More Thoughts on Speed, Innovation, and Leadership

Freakonomics has a great interview with Mary Barra, the CEO of General Motors that provides some insights into what it means to lead and what it takes to innovate.  Sometimes, it’s as simple as moving barriers out of the way.

DUBNER:…one thing that really intrigued me is it’s been noted that you’re trying to do away with what have been called “bad entrenched habits.” Can you talk about some of those habits and how you’re trying to change them?

BARRA: Well, I think it’s empowering people…One of the things that we did when I was in H.R. is, we changed our dress code from 18, 20 pages to two words: “dress appropriately.” And I think empowering people and knowing you trust them — but you also are going to hold them accountable to do the right thing — I think just creates a different mindset.

DUBNER: I understand there were some managers who either pushed back or were just confused without that 18- or 20-page dress code. What did that tell you, that there was some reluctance to accept a two-word code instead of a multipage code?

BARRA: Well, it challenged leaders to be the leaders we needed them to be. Because it’s really easy to point to an 18-page document that says, “I’m sorry, I don’t care. You know, you can wear jeans, but the rule says you can’t.” It’s a whole other thing to have the judgment to say, “Well, yeah, that’s fine, you can wear jeans,” or whatever. And so, to me, it was eye-opening that we had to empower, encourage and actually train some of our first-line supervisors and managers of what it means to be a leader.

DUBNER: I guess if I were to interpret it in a slightly less-generous way than you did, I might say if you can’t handle this without the strict rules, without the rules to back you up, then maybe you’re just not, I don’t know, creative enough or smart enough or devoted enough to handle the important things of being an executive. Is that too ungenerous?

BARRA: I think it’s a little ungenerous — but here’s why. Because the people were capable. But if you as a company have a culture that has all these rules, people are going to follow them. And so, part of it was almost giving permission. And so, I don’t blame it on the individual. I think it was freeing them.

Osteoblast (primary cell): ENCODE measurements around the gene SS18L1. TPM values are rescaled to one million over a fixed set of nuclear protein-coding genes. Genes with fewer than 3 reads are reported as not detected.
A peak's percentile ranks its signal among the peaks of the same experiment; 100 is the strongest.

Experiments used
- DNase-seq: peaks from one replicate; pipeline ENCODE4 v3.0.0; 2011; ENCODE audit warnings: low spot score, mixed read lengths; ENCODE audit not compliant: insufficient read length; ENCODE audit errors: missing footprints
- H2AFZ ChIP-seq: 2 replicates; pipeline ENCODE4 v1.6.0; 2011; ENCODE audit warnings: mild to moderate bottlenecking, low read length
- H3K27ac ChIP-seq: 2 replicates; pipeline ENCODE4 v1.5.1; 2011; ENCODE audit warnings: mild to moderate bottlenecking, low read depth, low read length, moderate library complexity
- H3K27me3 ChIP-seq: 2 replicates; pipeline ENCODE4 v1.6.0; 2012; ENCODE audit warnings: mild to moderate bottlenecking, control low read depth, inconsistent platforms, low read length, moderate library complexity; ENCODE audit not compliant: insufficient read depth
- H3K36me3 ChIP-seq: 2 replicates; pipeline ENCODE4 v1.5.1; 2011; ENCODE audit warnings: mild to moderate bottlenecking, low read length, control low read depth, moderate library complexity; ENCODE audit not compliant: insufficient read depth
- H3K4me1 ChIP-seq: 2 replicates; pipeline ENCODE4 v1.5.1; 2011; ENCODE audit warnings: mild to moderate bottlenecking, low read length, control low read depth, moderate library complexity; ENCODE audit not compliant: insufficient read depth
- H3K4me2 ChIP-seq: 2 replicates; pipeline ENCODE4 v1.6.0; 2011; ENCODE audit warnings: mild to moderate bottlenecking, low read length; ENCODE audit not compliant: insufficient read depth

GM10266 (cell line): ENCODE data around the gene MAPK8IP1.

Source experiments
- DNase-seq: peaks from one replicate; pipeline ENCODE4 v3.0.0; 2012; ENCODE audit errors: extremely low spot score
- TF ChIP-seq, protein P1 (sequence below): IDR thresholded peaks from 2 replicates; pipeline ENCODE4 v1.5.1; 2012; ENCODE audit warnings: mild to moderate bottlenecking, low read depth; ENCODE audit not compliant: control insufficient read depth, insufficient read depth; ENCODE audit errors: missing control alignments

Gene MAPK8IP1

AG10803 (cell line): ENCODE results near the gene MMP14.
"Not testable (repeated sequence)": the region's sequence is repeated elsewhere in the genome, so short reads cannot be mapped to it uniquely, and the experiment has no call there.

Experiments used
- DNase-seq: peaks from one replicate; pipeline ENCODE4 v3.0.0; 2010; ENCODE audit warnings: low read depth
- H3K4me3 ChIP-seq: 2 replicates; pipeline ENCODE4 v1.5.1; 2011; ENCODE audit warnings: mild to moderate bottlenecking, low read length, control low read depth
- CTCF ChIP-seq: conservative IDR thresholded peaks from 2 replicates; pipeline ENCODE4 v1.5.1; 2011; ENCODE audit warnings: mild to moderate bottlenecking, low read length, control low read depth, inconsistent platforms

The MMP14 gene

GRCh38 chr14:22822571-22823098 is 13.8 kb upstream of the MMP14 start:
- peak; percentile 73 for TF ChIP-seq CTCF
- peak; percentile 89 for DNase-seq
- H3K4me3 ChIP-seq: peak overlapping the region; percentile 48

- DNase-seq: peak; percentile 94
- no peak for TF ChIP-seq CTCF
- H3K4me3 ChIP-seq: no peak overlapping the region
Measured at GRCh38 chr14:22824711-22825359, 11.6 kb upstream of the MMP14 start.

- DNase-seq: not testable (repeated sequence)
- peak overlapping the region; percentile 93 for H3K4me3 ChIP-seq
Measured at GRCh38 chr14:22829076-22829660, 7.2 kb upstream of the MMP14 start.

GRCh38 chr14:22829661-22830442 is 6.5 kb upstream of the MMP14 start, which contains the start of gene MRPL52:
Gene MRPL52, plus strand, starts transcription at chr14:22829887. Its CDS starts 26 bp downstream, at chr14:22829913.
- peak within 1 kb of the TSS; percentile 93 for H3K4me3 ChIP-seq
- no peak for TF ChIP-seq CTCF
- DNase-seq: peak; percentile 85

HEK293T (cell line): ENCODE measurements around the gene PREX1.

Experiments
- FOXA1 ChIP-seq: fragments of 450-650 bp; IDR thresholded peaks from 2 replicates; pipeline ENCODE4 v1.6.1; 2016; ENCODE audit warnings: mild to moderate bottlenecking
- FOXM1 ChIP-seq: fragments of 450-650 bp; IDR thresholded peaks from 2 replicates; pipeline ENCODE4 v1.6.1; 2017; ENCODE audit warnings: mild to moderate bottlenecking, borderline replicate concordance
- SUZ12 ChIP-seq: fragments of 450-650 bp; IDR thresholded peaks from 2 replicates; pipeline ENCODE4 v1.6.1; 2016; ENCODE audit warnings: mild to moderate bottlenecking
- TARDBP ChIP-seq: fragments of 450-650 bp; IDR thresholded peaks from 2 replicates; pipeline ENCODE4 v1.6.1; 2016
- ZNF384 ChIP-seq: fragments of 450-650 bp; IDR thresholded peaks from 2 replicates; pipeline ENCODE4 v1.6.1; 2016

On COVID’s effect on GM’s plans for electrification of their fleet and how to expedite innovation:

DUBNER: Did the crisis accelerate G.M.’s E.V. plan specifically?

BARRA: It absolutely did. Because we saw the teams coming together and doing great work, even in a remote instance. And we saw that if we just empower the team, give them really clear directions, and get out of their way, they can take time out of the process.

On accelerating their EV efforts (in part to keep pace with Tesla and industry and global consumer shifts):

DUBNER: And this decision to accelerate — was it mostly supply-driven? Demand-driven? Macro?

BARRA: Well, I had been pushing for a while of, “Can’t we go faster? Can’t we go faster?” But we started to see some really interesting customer trends. I mean, if you look at the Cadillac Lyriq, when we did the confirmation clinics with customers, we even included non-E.V. intenders. And when they saw the vehicle, they were like, “I would buy that vehicle. I want that vehicle.” So, one part of it that really reinforced our need to accelerate was consumer perceptions changing about E.V.s and their willingness to own.

For me, this reinforces what I stated in my previous post: innovation is more than technology.  Innovation is often the result of addressing stale processes which serve to hamper creativity and innovation when organizations need them the most.  Smart, creative, curious people naturally want to explore, innovate, and create (and you’re hiring smart, creative, curious people — right?).  Often times, the important job of a leader is to simply move the barriers to innovation (and one’s own ego!) out of the way for your team and provide guidance and direction to shape the output.

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